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Origins Available: English, Irish
Where did the Irish Foyle family come from? What is the Irish Foyle family crest and coat of arms? When did the Foyle family first arrive in the United States? Where did the various branches of the family go? What is the Foyle family history?The Anglo- Norman Conquest of Ireland lead by Strongbow introduced the first non-Gaelic elements into Irish nomenclature. These Anglo- Normans brought some traditions to Ireland that were not readily found within Gaelic system of hereditary surnames. One of the best examples of this is the local surname. Local surnames, such as Foyle, were taken from the name of a place or a geographical feature where the person lived, held land, or was born. These surnames were very common in England, but were almost non-existent within Ireland previous to the conquest. The earliest surnames of this type came from Normandy, but as the Normans moved, they often created names in reference to where they actually resided. Therefore, some settlers eventually took names from Irish places. Originally, these place names were prefixed by de, which means from in French. This type of prefix was eventually either made a part of the surname, if the place name began with a vowel, or was eliminated entirely. The Foyle family originally lived near a pit, an excavation, or a manmade hollow. The surname Foyle is derived from the Old French word "fouille," which means "pit." This is a derivative of the verb "fouillir," which means "to dig up" or "to excavate." This pit may have been a lime-pit or clay-pit or a hole in to which refuse was thrown. The surname Foyle belongs to the large category of Anglo-Norman habitation names, which are derived from pre-existing names for towns, villages, parishes, or farmsteads.
Church officials and medieval scribes spelled names as they sounded; therefore, single person, could have his name spelt many different ways during their lifetime. While investigating the origins of the name Foyle, many spelling variations were encountered, including: Foyle, Foile, Foille, Foylle and others.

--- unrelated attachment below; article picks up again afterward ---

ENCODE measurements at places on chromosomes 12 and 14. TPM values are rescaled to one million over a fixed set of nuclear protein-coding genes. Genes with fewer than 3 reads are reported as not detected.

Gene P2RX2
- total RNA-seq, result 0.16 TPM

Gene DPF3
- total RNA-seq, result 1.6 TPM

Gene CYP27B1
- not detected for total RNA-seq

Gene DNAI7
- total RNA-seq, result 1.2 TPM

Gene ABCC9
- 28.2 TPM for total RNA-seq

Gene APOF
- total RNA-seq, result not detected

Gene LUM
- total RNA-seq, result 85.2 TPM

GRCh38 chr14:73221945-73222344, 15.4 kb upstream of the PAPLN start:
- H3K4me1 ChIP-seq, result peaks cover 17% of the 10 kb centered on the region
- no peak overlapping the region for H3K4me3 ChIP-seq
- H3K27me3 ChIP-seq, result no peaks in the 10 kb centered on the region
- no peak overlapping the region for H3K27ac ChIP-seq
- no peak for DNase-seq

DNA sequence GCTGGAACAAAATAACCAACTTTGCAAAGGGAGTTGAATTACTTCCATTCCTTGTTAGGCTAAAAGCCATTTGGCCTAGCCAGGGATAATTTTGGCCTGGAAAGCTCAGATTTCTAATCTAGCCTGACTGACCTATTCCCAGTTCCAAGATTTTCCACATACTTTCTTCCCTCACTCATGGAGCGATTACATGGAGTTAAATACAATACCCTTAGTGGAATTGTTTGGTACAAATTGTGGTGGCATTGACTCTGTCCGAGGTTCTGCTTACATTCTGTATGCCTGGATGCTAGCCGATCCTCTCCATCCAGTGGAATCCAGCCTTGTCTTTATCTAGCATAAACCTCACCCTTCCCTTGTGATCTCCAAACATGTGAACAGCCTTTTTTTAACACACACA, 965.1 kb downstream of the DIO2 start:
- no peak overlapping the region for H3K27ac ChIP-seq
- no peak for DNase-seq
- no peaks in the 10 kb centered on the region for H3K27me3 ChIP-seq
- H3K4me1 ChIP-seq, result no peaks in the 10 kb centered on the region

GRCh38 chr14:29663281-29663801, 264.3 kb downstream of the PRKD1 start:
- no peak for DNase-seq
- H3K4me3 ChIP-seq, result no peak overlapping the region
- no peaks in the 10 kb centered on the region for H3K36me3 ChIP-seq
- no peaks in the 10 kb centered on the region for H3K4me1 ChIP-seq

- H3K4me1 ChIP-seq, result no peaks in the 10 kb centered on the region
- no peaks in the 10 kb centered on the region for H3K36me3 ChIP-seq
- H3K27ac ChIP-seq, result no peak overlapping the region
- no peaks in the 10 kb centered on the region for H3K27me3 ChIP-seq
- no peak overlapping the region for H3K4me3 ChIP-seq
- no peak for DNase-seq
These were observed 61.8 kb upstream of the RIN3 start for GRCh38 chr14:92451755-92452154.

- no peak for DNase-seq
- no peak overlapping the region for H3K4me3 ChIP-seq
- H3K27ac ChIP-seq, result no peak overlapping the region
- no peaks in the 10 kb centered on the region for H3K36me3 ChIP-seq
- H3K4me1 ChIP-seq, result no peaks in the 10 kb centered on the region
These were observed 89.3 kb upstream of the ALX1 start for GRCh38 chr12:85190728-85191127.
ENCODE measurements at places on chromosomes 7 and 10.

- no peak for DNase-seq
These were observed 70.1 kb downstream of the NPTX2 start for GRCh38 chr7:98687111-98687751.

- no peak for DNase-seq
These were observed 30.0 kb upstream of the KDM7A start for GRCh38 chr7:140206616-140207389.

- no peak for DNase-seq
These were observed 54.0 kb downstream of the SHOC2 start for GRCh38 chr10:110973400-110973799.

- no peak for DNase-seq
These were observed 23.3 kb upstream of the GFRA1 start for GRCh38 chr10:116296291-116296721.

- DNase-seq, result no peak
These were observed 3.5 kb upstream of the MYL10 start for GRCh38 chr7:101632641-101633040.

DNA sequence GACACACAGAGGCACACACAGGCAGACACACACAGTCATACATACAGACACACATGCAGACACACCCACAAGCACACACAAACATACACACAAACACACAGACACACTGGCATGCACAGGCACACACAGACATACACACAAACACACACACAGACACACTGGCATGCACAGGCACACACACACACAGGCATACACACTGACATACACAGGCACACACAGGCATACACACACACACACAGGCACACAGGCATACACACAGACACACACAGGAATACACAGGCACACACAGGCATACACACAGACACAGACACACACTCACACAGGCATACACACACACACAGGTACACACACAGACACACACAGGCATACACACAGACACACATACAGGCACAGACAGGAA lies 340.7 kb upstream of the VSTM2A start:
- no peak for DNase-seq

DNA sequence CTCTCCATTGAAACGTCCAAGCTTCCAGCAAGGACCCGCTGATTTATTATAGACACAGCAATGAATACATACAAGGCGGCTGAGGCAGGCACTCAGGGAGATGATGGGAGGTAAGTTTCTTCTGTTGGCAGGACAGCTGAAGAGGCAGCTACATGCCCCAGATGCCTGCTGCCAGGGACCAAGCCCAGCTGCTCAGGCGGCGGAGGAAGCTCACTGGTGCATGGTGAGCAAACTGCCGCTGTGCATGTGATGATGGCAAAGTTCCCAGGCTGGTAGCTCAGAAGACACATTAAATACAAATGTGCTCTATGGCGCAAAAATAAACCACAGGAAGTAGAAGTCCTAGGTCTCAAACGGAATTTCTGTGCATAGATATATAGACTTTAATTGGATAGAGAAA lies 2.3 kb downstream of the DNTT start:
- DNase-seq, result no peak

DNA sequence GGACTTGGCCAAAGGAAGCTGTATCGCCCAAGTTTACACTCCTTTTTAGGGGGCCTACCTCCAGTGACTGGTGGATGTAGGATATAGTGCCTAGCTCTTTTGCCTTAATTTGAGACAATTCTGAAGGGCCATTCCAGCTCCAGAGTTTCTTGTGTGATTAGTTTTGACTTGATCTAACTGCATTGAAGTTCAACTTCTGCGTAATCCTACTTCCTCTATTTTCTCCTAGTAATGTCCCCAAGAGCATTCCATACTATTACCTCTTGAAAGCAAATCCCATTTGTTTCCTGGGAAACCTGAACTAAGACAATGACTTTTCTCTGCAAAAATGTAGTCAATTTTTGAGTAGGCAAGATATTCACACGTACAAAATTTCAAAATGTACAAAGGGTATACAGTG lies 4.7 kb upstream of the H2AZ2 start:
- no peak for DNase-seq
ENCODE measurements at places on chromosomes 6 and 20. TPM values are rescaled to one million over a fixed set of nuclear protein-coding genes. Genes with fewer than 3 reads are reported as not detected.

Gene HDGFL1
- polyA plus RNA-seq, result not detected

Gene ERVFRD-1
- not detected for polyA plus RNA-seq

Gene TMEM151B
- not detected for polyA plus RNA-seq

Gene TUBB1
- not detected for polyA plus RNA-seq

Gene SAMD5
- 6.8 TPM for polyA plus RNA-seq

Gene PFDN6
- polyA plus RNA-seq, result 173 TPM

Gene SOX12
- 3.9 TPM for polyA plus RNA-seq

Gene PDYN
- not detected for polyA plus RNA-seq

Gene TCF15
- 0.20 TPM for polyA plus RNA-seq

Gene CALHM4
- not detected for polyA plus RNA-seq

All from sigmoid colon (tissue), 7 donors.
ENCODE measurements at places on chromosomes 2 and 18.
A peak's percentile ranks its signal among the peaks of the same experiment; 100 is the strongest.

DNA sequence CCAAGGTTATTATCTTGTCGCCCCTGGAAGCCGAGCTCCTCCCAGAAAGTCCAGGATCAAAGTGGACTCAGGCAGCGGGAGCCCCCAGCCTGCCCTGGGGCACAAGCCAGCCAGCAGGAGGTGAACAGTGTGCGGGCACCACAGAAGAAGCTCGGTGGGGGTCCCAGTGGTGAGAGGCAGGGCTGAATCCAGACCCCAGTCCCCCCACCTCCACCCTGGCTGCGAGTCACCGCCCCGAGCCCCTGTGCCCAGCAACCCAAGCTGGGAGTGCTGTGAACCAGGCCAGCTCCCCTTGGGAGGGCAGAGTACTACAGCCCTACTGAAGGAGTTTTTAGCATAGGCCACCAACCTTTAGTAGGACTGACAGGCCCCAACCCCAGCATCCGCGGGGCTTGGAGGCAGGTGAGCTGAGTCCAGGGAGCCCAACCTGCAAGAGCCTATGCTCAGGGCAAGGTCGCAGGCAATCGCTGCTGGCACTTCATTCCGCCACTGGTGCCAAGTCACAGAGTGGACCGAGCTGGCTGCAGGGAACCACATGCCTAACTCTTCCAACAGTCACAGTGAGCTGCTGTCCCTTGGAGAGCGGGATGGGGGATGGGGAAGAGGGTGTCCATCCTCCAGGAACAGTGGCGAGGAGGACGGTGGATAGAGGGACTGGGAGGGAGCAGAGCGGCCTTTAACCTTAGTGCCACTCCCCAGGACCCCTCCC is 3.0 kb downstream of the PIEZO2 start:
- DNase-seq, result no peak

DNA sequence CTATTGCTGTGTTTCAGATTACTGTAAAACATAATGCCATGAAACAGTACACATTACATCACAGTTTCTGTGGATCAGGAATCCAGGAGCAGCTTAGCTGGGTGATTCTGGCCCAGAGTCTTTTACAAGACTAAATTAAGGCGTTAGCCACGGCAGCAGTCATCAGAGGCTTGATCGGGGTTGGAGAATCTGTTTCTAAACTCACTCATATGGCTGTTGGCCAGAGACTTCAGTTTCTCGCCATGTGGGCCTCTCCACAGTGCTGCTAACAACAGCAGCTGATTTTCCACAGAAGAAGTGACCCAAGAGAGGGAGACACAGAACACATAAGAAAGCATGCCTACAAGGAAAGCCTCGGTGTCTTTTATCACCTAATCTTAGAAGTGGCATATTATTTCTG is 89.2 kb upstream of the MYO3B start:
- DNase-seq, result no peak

First found in Hampshire, where they held a family seat from ancient times, some say they were granted lands by William the Conqueror after his conquest of England in 1066, and the name is believed to be derived from the French Fouille, "an excavation."
This web page shows only a small excerpt of our Foyle research. Another 364 words(26 lines of text) covering the years 1172 and 1664 are included under the topic Early Foyle History in all our PDF Extended History products.
More information is included under the topic Early Foyle Notables in all our PDF Extended History products.
Ireland's Great Potato Famine left the country's inhabitants in extreme poverty and starvation. Many families left their homeland for North America for the promise of work, freedom and land ownership. Although the Irish were not free of economic and racial discrimination in North America, they did contribute greatly to the rapid development of bridges, canals, roads, and railways. Eventually, they would be accepted in other areas such as commerce, education, and the arts. An examination of immigration and passenger lists revealed many bearing the name Foyle:
Foyle Settlers in the United States in the 19th Century
The Foyle Family Crest was acquired from the Houseofnames.com archives. The Foyle Family Crest was drawn according to heraldic standards based on published blazons. We generally include the oldest published family crest once associated with each surname.
This page was last modified on 27 October 2010 at 13:35.
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